Friday, September 24, 2010

Why Is This So Hard?

There is nothing new under the sun.  I suspect Asperger's has been around for several thousand years.  Women have struggled to understand their husbands, to respect them, and to put up with their idiosyncrasies for many generations.  Our ancestors have been where we are.  But we have much more information and understanding (certainly about Asperger's) than our foremothers had even one generation ago.  So why is this so hard?

I don't know!  I do know that the roles in marriage were very, very different prior to the feminist revolution.  The men made the money and the women took care of the children and the house.  The men came home from work and probably sat in their chair, smoked a pipe, and read a book all evening while the women did everything else.  He wasn't taking care of the children, and so

she wasn't upset by how he was taking care of the children.  He wasn't lifting a finger to help with housework, and she wasn't disappointed by this because it wasn't expected of him.  I'm not advocating we go back to these starkly contrasting gender roles, just trying to think through the differences here.

Generations ago, extended families lived nearby.  I suspect most women had sisters, aunts, grandmothers, mothers, and in-law females all around them, maybe even in their own home.  This provided emotional support and probably much physical help as well.  Neighbors and church members were more involved in one another's lives giving encouragement, advice, and setting an example others could visibly observe.

What do we have?  We have TV.  Television is no help and no real picture of a functional family life either - quite the opposite, in fact.  We also have the internet.  We have information at our fingertips which can wisely be used to aid our understanding.  We have forums and blogs which let us in to others' lives so we know we are not alone.  These things can help.  But technology isn't enough.  So we have counselors who will listen, empathize and give us guidance.

But step back a few generations . . . it is obviously possible to survive without the knowledge of Asperger's we have now.  Surely we, too, can manage a difficult marriage without paying a professional counselor.  But we do need the support and counsel that is found in relationship with others.  We must determine to seek it out and find it!  And yes, pay for it if necessary.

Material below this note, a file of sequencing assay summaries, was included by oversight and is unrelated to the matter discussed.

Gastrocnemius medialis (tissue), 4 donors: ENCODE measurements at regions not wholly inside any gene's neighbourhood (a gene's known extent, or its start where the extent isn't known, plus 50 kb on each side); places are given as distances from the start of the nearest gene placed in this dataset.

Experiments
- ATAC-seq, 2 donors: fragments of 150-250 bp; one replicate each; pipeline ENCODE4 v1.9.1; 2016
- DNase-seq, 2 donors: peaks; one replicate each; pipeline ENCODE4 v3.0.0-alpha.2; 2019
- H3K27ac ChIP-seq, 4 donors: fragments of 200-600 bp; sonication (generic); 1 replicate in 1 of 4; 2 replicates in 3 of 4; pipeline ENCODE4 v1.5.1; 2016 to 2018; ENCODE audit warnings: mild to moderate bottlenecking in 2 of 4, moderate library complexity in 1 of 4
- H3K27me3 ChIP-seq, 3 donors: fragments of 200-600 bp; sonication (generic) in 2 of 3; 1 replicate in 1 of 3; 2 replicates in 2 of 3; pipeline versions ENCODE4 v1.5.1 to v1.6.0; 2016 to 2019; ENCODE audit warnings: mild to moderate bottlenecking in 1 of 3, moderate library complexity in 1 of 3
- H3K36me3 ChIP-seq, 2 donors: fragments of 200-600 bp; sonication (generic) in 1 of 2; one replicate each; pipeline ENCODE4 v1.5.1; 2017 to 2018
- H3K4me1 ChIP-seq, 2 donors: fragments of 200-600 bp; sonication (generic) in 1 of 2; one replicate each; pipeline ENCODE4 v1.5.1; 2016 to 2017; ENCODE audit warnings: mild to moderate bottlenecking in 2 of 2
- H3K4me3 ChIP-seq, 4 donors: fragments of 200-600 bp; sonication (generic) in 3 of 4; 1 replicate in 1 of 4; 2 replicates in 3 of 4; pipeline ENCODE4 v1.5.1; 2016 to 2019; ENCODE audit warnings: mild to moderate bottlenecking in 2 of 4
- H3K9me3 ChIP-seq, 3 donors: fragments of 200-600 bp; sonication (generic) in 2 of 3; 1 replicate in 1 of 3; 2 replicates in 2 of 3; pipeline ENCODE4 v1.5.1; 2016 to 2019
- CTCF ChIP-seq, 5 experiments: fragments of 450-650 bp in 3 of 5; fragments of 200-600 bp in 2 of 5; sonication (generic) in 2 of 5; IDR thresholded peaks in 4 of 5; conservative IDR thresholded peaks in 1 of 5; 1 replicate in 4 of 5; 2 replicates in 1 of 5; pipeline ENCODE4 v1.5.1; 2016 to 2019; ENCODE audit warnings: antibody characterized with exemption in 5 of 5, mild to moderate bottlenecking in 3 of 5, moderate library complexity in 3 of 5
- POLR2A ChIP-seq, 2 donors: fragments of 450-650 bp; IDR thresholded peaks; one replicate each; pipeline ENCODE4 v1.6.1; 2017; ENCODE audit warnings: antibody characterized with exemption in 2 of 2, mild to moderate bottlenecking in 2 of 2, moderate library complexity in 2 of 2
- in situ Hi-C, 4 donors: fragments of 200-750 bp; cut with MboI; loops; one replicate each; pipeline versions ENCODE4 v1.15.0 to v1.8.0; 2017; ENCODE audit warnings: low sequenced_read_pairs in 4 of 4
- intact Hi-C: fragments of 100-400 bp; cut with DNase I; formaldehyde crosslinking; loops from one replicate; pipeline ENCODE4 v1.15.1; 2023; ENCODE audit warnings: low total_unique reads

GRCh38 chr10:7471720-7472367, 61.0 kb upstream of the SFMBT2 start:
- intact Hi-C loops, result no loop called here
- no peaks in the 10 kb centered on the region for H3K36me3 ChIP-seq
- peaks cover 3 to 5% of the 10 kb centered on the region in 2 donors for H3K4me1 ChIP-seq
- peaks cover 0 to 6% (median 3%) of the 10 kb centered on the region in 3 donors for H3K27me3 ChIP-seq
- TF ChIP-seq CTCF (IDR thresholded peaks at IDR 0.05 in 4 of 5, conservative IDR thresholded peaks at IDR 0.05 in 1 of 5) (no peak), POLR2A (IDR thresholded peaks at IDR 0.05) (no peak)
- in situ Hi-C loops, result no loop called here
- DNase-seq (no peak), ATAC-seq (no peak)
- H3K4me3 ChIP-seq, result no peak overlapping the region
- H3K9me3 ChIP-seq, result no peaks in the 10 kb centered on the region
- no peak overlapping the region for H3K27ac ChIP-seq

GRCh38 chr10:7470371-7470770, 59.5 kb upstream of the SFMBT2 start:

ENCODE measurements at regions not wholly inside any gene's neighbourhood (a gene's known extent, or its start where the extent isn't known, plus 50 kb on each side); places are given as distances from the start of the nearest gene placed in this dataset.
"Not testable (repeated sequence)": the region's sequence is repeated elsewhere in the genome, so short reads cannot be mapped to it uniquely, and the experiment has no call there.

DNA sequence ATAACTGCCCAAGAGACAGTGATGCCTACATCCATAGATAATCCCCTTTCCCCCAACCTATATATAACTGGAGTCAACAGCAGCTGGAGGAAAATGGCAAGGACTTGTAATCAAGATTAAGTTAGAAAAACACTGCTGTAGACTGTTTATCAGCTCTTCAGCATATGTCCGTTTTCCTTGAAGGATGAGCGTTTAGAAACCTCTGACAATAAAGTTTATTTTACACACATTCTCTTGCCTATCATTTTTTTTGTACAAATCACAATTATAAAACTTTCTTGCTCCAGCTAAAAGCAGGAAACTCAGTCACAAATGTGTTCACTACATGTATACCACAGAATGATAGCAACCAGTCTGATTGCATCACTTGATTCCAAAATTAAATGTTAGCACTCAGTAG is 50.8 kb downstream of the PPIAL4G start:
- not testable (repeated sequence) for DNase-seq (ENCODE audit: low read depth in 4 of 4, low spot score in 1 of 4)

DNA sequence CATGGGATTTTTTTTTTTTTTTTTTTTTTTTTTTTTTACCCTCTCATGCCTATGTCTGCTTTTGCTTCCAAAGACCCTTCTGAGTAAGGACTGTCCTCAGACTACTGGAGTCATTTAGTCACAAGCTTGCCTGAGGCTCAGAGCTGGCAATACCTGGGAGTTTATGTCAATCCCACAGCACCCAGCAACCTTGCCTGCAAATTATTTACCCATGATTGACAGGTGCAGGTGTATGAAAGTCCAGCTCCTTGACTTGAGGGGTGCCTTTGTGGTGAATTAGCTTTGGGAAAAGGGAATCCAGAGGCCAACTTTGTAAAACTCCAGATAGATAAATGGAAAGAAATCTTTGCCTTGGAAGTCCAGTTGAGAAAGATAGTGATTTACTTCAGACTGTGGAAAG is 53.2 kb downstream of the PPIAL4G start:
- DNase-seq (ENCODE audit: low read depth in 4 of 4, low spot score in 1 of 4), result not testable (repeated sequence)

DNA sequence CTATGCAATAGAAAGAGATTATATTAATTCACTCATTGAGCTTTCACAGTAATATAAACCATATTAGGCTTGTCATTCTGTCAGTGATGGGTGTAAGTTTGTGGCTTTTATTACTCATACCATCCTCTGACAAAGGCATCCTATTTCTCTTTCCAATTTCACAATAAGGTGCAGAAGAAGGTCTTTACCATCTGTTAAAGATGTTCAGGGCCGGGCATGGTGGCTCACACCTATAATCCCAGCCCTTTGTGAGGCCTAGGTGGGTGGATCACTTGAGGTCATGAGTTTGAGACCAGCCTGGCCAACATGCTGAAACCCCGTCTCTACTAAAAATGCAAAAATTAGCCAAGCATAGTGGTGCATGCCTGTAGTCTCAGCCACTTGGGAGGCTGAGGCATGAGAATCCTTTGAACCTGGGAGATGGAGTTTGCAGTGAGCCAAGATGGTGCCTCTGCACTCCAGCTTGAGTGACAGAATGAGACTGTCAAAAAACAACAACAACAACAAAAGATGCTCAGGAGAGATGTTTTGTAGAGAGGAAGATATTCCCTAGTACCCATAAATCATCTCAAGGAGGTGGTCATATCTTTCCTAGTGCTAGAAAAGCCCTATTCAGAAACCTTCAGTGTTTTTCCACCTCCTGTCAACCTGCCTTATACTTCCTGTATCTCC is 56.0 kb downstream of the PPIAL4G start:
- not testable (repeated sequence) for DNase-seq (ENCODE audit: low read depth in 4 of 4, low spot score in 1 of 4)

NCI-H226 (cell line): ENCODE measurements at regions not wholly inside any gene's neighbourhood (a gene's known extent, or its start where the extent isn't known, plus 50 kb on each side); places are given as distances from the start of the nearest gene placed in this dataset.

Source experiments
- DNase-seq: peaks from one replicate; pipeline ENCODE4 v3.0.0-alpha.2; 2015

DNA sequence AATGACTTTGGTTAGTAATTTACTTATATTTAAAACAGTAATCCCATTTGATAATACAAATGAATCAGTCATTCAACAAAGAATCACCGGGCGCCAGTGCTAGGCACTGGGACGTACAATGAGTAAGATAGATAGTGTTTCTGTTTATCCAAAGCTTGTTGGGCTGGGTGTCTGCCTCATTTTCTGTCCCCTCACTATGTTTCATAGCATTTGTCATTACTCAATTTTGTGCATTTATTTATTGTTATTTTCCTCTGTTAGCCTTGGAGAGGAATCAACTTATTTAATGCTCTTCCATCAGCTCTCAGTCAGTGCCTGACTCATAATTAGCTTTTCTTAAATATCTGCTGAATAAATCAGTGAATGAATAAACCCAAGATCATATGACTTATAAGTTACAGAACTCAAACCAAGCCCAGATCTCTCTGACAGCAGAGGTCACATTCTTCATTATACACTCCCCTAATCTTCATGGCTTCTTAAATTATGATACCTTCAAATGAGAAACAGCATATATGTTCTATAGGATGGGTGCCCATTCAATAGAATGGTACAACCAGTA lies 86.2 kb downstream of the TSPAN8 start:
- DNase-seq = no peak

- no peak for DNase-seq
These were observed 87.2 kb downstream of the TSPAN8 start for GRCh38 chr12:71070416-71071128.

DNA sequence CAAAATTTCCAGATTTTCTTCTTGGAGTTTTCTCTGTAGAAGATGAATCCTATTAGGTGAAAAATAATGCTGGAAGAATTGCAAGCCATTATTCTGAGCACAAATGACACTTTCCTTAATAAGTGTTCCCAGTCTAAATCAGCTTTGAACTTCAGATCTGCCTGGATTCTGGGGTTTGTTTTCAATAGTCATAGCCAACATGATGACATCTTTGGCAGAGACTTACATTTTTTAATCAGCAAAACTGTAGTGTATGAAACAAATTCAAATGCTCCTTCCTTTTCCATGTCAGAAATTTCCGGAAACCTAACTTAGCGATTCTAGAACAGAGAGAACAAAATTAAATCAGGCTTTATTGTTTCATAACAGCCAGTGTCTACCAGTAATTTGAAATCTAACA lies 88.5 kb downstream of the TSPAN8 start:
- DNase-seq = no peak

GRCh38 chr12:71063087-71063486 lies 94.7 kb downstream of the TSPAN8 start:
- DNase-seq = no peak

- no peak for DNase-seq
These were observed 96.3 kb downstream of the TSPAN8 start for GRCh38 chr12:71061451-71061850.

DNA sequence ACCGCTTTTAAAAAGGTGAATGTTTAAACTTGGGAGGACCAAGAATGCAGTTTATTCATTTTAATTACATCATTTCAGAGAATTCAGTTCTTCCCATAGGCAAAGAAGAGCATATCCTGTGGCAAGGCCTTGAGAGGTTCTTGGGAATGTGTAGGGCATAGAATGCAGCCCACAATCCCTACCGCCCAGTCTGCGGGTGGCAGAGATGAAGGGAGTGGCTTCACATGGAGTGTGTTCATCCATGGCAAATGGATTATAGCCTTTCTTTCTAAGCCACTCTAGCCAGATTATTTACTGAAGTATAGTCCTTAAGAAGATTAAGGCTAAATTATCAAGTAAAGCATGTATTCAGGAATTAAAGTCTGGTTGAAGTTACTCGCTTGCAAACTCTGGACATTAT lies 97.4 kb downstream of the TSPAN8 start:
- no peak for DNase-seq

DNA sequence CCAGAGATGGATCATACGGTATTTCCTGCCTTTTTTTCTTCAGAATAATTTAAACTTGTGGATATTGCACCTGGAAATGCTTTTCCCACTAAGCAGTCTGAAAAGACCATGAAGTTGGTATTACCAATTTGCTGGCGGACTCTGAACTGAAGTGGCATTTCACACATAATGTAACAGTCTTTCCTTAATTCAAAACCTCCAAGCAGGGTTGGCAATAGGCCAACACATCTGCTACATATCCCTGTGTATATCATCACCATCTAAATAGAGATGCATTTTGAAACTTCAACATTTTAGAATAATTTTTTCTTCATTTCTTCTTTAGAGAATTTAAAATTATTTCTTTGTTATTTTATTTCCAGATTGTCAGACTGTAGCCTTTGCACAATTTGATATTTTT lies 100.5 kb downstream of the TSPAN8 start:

Younger women desperately need older women to walk alongside them and show them how it's done, teach them what they've learned, and listen and encourage them along the way.  These ladies are out there, and can often be found in the churches.  But it's been so long since anyone has asked them for advice, they may be shocked at first if we do.  We should do it anyway.  Ask them over for tea, or take them out to lunch.  Quiz and question and pull out the wisdom they've acquired over the years.

And maybe we should realize it's a fairly new thing for any husband, Asperger's or not, to be expected to fill so very much of his wife's emotional tank.  Maybe in large part because we don't have the support of a community of women around us, the poor guy is expected to fill that giant emotional void all by himself.

What do we need?  What do aspie's wives, in particular, need?  We are emotionally and often physically exhausted.  We need housecleaning help, we need babysitting help, we need cooking help (fast food/frozen food works).  If it's too much for him to take on, maybe he can work more hours (or deliver pizzas) to pay for this help.  Maybe we can barter with other moms for an exchange of time/babysitting/goods/talents.  Mostly we need emotional support.  And so we MUST regularly meet with other (preferably older) women for emotional support, making sure we are reaching out to them and picking their brains for advice on managing life. 

Trying to figure this all out.   It shouldn't have to be this hard.


  1. Hi there! I am so glad my online searching led me to your blog! I'm a Christian conservative as well, also married to a man with asperger's. I can sympathize TOTALLY with you. I've had many of the same thoughts. I think that it may be harder today, because in times past women were perhaps expected more to do everything we do, without a lot of support. Nowdays, many men are supposedly "more in touch with their feminine side" - not my husband, and probably not yours either! I am "here," and thanks for the courage to speak out. I have a blog also, but have not mentioned my husband's aspergers there (his relatives read, and none of them know/suspect a thing about Aspergers - it's something I have found out about from my own reading).
    Praying for you and your family. Virtual (hugs) as well! You are not alone!

  2. Thank you for this blog... I've just finished reading every post and it has blessed my day. I too am a Christian woman married to an Aspie, seeking the Lord's direction in our lives, looking for hope, relying on grace!

    I've been in tears for days and so much of the info on NT/AS relationships is devastatingly negative. Divorce is not an option for us, either. It was wonderful to find your blog and know that someone else understands and struggles with the same types of feelings and questions.

    God bless you sweet sister!

  3. Thank you for your comment! It helps me so much to know there are other Christian women who truly understand and "get" what this particular struggle is like. Thank you, ladies, for the reminder that I am really not alone (and I'm not crazy, either--this is real!). :)